Tuesday, December 24, 2013

Twas the Night Before Christmas

It is indeed the night before Christmas and in Australia there are many excited children. It is this sense of excitement that Clement Moore captured in his well-known poem 'Twas the Night Before Christmas'. This poem, written originally for his children on Christmas Eve 1822, is 190 years old this year in its published form. But his rendition of Christmas is just one narrative that speaks of the significance of this special time.

Christmas is a season that means many things to many people. For some, it is simply about sharing in celebrations, taking a holiday and having a good time. While for others it is a time of deep spiritual significance, as the birth, life, sacrifice, death and resurrection of Jesus are remembered. The Christian message is encapsulated in the words of the Gospel of John:

16 For God so loved the world that he gave his one and only Son, that whoever believes in him shall not perish but have eternal life (John 3:16).

At one end of the continuum of explanations of the meaning of Christmas, we have the biblical message of Christmas that John 3:16 captures, while at the other we have the secular message that Christmas is about gifts, family and a good time. In between there are many varied practices and traditions (not all mutually exclusive I might add). I wrote a post about a month ago that offered 28 wonderful picture books (here) that have many Christmas themes and span the entire range of interpretations.

Christmas nativity knitted with pure Aussie wool!

Whatever your understanding of the meaning of Christmas, I hope that in 2013 it will be a time of reflection, rest and great significance. I hope that in your experience it will NOT be a time of sadness, busyness and separation from loved ones. Might you experience and share much love, kindness, compassion and hope. I pray that all readers will be blessed at this special time; one which has its origin in a life that changed the world.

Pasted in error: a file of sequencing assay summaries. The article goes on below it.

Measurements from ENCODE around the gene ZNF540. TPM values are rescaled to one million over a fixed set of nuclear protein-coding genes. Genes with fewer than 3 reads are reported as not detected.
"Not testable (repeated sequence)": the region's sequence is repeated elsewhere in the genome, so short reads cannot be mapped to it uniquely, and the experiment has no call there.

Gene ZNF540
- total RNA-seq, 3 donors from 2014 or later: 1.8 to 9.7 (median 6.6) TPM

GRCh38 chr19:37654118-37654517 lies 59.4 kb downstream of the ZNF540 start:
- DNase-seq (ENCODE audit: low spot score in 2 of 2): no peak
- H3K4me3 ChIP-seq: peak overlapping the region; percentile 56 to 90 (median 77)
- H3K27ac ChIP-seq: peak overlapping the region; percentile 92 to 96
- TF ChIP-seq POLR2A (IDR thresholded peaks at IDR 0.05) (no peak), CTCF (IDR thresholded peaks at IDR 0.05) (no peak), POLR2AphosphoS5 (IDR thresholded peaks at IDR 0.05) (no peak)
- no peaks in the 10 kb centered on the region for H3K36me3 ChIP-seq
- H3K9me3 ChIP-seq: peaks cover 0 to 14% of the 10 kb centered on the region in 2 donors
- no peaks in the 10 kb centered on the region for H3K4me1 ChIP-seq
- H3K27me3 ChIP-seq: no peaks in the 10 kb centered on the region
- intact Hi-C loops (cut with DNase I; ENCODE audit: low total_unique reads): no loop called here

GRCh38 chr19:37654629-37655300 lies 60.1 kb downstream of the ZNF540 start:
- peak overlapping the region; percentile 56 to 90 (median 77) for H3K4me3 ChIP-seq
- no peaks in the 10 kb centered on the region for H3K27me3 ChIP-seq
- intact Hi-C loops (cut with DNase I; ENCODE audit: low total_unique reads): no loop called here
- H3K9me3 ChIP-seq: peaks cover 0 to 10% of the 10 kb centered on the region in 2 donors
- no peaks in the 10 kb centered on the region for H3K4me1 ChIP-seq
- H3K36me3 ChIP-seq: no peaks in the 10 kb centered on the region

Thursday, December 19, 2013

10 Ways to Get Your Children Writing in the Holidays

We've known for many years that some children (especially children of lower ability) can regress in literacy during long periods of vacation like the summer break. For this reason some advocate that children should keep up their reading and writing over summer. In the Southern Hemisphere we've just entered the summer vacation so I thought I'd offer some thoughts on getting children writing in vacation breaks. I've written a full post on '10 Key Pointers' for developing young writers, but here are four quick principles that apply to summer writing:

1. DON'T make kids do school in summer! What I'm NOT suggesting is that you give you children lots of school activities.
2. DO look for ways to have children use writing for varied real purposes.
3. DO find ways to ensure that your children have interested readers for their writing.
4. DO make it enjoyable, rewarding and even fun!


Some ideas

With the above foundational principles in mind here are some ideas.

1. Quirky journals